Lance (Easton) Harrison, saxophonist, clarinetist, banjoist, singer, entertainer (born 23 June 1915 in Vancouver, BC; died 26 November 2000 in Langley, BC). At first a banjoist and guitarist, Harrison switched to saxophone in his teens and played in the Vancouver dance bands of Trevor Page, Sandy DeSantis, and Dal Richards. After service during World War II in RCAF dance and show bands, he was a sideman for over 20 years in Vancouver pit, dance, and hotel orchestras.
In 1950 he also began leading his own dixieland band, which was heard on the CBC, both in variety series - eg, 'Hotel Downbeat' (radio), 'The Twenties Roar' (radio), 'Some of Those Days' (TV, summers 1961-6) - and on jazz programs. It also performed in Vancouver clubs (eg, Pillar and Post), on the Vancouver Island ferries, and, during the 1980s, at Troller's Pub, Horseshoe Bay. Members of the band included the trumpeters Stew Barnett or Don Clark, the trombonist Jack Fulton, the pianist Bud Henderson, and the bassist Stan Johnson. It made several CBC broadcast recordings, including The Lance Harrison Dixieland Band (1965, RCI 263), as well as two commercial LPs, The Vancouver Scene (1965, RCA PCS-1043) and Happy Jazz (1972, Water St 1636).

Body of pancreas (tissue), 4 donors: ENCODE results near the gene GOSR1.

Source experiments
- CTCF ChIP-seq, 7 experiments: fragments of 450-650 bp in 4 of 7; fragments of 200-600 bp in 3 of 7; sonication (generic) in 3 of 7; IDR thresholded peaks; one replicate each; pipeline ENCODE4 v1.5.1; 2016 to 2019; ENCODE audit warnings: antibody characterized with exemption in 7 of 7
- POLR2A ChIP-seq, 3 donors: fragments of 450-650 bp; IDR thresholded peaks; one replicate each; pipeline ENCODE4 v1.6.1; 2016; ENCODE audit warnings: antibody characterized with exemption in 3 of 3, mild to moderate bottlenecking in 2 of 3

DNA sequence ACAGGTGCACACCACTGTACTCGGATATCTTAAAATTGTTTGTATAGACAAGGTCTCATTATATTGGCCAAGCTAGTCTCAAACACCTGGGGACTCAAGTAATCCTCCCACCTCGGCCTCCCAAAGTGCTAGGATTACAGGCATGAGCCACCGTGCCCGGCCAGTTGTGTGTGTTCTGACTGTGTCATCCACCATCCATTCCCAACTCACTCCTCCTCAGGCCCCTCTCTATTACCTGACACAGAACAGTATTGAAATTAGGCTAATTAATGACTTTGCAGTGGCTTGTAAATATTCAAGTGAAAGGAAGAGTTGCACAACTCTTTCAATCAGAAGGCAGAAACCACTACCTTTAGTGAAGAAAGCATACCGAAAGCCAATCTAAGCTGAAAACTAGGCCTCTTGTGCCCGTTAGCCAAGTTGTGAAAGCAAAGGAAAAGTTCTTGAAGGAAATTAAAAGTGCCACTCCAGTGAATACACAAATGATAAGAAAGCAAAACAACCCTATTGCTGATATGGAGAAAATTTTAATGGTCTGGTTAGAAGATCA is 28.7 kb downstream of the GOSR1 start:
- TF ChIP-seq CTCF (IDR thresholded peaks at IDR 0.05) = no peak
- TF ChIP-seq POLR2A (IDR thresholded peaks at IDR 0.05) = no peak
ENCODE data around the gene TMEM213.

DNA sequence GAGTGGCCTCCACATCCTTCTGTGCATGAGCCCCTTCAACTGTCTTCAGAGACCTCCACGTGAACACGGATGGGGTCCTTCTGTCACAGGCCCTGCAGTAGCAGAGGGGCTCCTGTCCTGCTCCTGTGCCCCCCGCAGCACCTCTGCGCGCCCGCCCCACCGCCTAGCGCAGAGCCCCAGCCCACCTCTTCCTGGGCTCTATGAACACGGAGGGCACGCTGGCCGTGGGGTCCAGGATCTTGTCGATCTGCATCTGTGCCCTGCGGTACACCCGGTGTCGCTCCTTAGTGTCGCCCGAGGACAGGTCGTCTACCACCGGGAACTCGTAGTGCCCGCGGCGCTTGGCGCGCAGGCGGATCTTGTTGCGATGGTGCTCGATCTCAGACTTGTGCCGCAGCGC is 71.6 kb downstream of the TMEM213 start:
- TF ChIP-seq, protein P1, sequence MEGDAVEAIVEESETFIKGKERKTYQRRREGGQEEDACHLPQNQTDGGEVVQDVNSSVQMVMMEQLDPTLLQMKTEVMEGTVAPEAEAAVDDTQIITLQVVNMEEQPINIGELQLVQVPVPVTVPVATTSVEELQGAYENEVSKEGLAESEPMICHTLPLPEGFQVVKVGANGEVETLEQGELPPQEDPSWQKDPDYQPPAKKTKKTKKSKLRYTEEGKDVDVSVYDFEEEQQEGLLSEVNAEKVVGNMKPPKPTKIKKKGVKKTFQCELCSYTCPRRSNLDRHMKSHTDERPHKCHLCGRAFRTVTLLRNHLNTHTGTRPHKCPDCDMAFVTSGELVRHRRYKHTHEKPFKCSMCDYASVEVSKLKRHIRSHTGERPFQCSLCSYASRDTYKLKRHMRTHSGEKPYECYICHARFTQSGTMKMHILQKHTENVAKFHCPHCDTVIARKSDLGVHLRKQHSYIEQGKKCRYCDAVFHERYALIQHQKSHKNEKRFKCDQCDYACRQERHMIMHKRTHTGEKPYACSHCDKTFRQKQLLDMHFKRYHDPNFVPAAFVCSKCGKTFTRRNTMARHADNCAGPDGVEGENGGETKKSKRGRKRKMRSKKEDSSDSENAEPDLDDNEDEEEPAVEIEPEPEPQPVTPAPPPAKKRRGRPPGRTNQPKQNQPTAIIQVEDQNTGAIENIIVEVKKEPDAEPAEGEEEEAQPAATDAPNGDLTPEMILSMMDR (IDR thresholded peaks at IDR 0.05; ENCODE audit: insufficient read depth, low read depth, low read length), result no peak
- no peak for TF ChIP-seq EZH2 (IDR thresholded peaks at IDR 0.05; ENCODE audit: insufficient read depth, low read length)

Harrison was a convincing exponent of the dixieland and swing styles; his tenor saxophone style reflected the particular influence of Eddie Miller. Although Harrison rarely performed outside the Vancouver area, he was featured in the CBC TV special 'A Visit to New Orleans,' filmed during a trip to the birthplace of jazz in 1971, and he appeared with the US cornetist 'Wild Bill' Davison during club engagements made in Toronto and Ottawa in 1983. His band performed occasionally during the 1990s, and Harrison in 1994 joined the ensemble Red Beans and Rice, with Rice Honeywell, with whom he recorded the CD Runnin' Wild in 1996. Harrison was a member of the BC Entertainment Hall of Fame.